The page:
If you’re using an enclosed trailer rather than an open trailer it can give you move opportunities to mount equipment not only from the walls but the ceiling of the trailer as well. Make sure to follow any safety guidelines regarding transporting fuel in an enclosed space.
In an enclosed trailer consider designing rail mounted components that can be changed with the season, accommodate changes in gear or reorganize for a different type of job.
Brackets or racks can be good places to give each specific tool a place to live. Make sure you have rubber (or some other solution) to isolate the tools from vibration and friction. Expensive handles and switches can be knocked or worn off in over-the-road movement.
Repeatedly removing and replacing the tool in its rack can also wear on the tool without proper protection from such subtle abuse.
When planning storage for your landscaping trailer, you need to take into account what type of security you’re looking for and how much weather protection you want your storage solutions to offer for your equipment.
Sometimes it’s your parking space that tips the scale on your decision. Is it covered or open? Is it behind locked gates or easily accessible?
If your storage is on an open trailer or in the bed of your pickup it is probably a good idea to secure your tools and lock them into place not just for travel purposes but also to prevent potential theft. Ideally, both of these goals will be met with the same mechanism.
If you haven’t already experienced it, thieves can be very brazen about grabbing expensive tools when your guys have just stopped for drinks or for lunch or worse yet, when they are in a back yard working. Better to lock them down as a matter of policy.
Open trailers can have some advantages like lower initial cost and tool access for multiple workers who can get right to work. You can accommodate this process by tool placement in your planning.
With either type of trailer the locks for your tools are only as good as the security for your trailer itself so make sure you have a good ball lock if you’re going to unhook your vehicle from the trailer. All the locks in the world won’t do any good if someone simply steals your entire trailer.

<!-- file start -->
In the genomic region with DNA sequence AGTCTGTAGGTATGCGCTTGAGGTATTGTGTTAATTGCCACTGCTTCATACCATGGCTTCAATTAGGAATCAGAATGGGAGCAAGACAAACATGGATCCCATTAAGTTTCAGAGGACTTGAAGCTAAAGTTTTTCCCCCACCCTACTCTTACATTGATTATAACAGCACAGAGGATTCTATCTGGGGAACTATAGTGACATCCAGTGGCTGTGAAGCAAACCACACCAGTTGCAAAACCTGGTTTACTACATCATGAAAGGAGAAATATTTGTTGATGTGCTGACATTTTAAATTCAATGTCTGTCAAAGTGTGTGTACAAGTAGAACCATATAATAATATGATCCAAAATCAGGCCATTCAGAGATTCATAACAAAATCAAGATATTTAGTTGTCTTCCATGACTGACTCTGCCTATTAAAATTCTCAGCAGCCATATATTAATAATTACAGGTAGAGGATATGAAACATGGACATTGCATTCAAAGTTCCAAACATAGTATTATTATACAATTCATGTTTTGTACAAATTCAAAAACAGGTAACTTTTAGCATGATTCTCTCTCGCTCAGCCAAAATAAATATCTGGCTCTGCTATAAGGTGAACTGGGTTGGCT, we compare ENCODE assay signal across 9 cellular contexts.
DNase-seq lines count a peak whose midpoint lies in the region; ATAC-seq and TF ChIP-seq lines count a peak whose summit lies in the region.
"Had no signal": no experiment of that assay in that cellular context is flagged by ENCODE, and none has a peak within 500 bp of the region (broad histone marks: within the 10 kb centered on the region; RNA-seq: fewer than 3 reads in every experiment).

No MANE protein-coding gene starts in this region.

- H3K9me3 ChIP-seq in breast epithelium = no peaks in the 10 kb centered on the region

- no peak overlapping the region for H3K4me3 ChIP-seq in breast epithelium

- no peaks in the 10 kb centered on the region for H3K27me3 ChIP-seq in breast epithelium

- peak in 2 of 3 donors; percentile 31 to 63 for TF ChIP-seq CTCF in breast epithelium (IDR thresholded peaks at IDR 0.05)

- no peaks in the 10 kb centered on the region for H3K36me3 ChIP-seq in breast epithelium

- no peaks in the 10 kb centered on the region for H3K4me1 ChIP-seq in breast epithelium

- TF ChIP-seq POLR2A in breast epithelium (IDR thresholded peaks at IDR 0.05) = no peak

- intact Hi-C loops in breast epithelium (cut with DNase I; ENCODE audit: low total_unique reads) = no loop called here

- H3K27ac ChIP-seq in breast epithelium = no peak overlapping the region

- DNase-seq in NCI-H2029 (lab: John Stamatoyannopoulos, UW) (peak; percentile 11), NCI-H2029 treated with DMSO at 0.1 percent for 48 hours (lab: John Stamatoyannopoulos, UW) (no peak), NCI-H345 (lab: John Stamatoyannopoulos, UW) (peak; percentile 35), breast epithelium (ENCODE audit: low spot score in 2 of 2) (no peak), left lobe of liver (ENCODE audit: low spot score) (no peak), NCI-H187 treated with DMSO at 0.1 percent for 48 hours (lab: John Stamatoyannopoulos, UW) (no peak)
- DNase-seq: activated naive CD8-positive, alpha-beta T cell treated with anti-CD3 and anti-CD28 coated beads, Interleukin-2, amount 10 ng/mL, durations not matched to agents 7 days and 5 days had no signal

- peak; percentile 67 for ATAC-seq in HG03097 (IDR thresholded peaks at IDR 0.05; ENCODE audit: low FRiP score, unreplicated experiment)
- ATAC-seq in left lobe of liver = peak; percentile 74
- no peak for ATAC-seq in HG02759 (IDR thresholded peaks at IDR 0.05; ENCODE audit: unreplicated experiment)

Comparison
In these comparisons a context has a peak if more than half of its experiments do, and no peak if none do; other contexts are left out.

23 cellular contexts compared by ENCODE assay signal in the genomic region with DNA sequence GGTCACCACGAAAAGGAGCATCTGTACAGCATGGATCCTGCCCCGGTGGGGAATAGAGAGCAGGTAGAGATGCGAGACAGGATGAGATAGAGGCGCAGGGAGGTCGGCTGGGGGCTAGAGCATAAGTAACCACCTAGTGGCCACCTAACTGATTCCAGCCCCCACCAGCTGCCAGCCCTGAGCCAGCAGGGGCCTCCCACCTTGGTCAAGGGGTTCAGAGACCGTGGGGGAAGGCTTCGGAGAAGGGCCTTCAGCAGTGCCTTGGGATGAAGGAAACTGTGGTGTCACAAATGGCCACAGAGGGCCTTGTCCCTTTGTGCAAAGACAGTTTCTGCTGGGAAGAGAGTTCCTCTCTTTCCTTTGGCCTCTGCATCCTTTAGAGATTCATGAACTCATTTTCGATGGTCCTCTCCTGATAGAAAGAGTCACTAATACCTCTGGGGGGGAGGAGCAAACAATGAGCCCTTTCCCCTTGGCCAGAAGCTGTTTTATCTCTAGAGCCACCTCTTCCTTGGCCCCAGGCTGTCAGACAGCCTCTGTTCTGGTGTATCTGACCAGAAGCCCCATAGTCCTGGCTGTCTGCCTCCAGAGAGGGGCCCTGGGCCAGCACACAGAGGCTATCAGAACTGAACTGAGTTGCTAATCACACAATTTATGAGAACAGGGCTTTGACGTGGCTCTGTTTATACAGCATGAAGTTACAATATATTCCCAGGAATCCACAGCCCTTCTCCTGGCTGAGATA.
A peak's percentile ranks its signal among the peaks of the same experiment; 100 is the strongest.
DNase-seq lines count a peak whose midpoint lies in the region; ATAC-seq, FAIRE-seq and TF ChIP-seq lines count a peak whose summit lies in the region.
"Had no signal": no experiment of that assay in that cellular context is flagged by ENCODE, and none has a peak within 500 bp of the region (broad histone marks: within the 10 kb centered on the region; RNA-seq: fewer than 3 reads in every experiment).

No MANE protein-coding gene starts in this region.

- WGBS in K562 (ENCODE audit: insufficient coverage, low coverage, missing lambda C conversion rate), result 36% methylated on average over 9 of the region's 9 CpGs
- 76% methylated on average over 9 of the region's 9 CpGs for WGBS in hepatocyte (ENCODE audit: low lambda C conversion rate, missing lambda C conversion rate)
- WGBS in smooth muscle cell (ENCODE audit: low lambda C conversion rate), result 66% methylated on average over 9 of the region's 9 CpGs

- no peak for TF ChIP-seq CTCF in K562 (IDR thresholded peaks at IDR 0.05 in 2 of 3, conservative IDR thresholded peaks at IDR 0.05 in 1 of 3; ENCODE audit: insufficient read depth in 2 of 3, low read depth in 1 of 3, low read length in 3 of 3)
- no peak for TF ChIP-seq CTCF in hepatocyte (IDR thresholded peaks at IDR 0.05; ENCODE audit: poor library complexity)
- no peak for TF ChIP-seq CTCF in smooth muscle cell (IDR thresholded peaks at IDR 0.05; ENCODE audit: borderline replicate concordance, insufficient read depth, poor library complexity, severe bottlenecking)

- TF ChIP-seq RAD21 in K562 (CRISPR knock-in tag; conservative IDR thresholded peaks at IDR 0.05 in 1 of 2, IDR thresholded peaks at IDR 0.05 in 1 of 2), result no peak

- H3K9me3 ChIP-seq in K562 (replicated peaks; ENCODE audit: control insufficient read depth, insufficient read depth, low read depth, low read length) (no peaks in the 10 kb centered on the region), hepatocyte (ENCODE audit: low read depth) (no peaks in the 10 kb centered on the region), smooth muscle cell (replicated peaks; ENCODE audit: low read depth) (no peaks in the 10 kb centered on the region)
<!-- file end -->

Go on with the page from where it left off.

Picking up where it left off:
If you’re going to purchase an alternative body or build a rack for the bed of your pickup, consider extra storage above the cab of the pickup as well. You can also find headache rack designs that include over cab racks that are handy for extra storage.
If you’re looking to create your own storage solutions, material choices will probably be dictated by your own skills and the tools you have available.
Welding tubing vertically – whether round or square – can be an effective method of storing long handled tools.
If you can’t weld or don’t have access to a welder, you can use PVC pipe and hose clamps or other types of straps to give you virtually the same result. Flat black paint can be easily touched up and is good camouflage for a variety of materials.
OUTSIDE OF THE BOX
We saw some custom trailer setups with some unique features. One had a pair of ramps (one on the back and one at the front of the trailer) allowing the owner to load a mower through the trailer right into the back of the pickup while the trailer was attached. With some thought, you can come up with a solution that fits your budget and your crew.
Here are some of the common storage solutions you might want to include on your trailer or pickup:
– Cabinets – whether they’re a more standard toolbox or integrated into the body or underside of the trailer itself.
– Cages – provide security of a cabinet or toolbox but with ventilation and visibility.
- Trimmer racks (how many trimmers?)
- Long handle tool racks
- Fuel Can rack
- Blower rack
- Ladder rack
– Water cooler mounting – easy access to stay hydrated during work
– Hand wash/clean-up station
– Trimmer line spool mount